7.) Short Stories are No Excuse to Be Lazy with Writing - Yes, you have less words but that’s no reason to make your story simple. Before I write a short story, I’ll map out symbols, extended metaphors, archetypal elements, motifs, and setting elements that all relate back to the theme. Your short story should have the capability of delivering the same thematic message as a novel just in a different way.

It’s just like the tornado and hurricane analogy. Both leave an impact, just one covers more ground than other.

So there’s my super short crash course on short stories. I could probably go on for a while but I’ll refrain. If you have any questions though, feel free to ask away in the comments below. I’ll be lurking on Tori’s blog (sorry, Tori, I didn’t ask permission to lurk) so that I can answer anything you want to know.
Have you written any short stories? Do you have further questions about short stories? What is a favorite short story you have read?

Cassia Taylor is the kind of person who wears jeans and zip-up hoodies in the summer but is stubborn to bring a jacket anywhere in the icy Canadian winters. She’s an aspiring novelist who hopes to use her writing to share God’s truth with the world. In the meantime, she writes for the faith/life blog, “9words”, writes and films visual poetry and takes her camera outside to capture story through everyday life. Soon she is the be published in Imaginate and Splickety magazines for her poetry and short stories. You can find her on her blog Dimensions of My Universe.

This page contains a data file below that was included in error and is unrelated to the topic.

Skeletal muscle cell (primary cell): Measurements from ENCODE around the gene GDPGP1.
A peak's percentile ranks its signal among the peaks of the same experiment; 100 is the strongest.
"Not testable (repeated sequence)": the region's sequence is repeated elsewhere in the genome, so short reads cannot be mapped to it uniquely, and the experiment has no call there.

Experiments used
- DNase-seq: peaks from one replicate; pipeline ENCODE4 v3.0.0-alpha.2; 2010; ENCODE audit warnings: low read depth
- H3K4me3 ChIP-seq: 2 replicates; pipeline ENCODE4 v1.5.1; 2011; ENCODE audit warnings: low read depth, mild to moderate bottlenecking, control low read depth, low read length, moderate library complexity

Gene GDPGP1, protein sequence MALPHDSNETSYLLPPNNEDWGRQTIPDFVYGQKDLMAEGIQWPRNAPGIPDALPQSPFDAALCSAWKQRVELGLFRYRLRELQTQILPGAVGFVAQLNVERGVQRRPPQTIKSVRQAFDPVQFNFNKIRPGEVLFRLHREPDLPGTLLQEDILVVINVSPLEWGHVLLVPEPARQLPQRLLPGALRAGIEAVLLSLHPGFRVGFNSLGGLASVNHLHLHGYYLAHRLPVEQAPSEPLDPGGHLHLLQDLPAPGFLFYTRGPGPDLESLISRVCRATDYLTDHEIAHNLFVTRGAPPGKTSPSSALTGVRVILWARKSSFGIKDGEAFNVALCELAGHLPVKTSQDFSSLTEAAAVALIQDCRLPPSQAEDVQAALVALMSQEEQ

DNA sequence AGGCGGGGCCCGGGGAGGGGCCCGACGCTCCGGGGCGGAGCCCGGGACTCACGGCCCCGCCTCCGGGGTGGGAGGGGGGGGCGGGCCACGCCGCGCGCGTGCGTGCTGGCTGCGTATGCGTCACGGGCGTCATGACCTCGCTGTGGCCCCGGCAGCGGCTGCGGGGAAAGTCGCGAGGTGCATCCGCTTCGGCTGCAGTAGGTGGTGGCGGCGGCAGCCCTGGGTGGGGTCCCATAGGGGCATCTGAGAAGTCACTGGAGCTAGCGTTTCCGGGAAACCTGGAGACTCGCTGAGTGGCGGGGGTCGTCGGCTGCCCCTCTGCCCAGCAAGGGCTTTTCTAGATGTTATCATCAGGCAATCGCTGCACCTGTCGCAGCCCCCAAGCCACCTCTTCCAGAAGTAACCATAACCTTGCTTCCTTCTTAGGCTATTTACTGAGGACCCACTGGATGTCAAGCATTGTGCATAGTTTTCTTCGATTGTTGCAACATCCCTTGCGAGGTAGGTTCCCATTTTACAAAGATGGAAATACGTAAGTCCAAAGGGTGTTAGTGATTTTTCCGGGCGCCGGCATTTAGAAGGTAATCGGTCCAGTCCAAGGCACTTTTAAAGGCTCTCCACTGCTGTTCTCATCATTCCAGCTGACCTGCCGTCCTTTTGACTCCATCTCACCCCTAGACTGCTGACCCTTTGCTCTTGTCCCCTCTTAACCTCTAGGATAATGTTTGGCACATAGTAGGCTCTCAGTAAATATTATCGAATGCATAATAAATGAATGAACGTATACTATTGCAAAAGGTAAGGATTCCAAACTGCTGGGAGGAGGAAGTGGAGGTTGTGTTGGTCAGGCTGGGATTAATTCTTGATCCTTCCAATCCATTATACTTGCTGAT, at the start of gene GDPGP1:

Victoria here! Thank you so much to Cassia for guest posting! Be sure to check out her blog and leave her lots of wonderful comments!

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  1. Great post! The hurricane vs. tornado metaphor is spot on. I think writing short stories is a skill that all writers need to master. It helps a writer see what's really essential to the story.

  2. I thought that was so cool too! I'm so glad you liked the post. Have you written any short stories? Thank you for commenting!

  3. Awesome post, Cassia! And great head shot too :) I love the metaphor, and I will definitely have to keep it in mind for my own short stories :)

  4. Thanks for commenting! Hopefully Cassia will be stalking so she can commenting too lol.